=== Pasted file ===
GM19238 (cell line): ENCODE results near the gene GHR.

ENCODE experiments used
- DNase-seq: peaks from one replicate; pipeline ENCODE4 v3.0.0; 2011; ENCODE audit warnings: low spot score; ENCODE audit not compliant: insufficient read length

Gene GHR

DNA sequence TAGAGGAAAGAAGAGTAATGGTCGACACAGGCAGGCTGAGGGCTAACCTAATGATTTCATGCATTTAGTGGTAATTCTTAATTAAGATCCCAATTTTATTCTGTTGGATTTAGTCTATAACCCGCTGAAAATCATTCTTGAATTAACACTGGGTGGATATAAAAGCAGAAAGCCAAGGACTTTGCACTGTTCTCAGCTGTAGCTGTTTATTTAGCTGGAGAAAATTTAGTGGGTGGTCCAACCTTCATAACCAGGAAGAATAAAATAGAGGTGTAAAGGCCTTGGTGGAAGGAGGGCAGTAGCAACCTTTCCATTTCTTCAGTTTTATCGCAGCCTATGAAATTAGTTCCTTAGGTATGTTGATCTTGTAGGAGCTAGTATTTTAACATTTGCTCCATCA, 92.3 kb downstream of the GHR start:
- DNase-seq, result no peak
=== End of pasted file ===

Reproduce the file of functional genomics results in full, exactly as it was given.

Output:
GM19238 (cell line): ENCODE results near the gene GHR.

ENCODE experiments used
- DNase-seq: peaks from one replicate; pipeline ENCODE4 v3.0.0; 2011; ENCODE audit warnings: low spot score; ENCODE audit not compliant: insufficient read length

Gene GHR

DNA sequence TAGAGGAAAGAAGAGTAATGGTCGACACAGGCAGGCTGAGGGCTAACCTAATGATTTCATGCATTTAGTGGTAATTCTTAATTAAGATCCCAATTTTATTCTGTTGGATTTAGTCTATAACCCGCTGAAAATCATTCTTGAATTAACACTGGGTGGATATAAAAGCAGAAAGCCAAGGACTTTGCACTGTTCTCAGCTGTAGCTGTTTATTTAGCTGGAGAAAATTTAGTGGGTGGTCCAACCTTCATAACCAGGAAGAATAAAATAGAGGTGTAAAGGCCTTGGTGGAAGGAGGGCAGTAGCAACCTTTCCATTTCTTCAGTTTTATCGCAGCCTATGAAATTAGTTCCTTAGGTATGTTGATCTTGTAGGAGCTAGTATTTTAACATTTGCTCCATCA, 92.3 kb downstream of the GHR start:
- DNase-seq, result no peak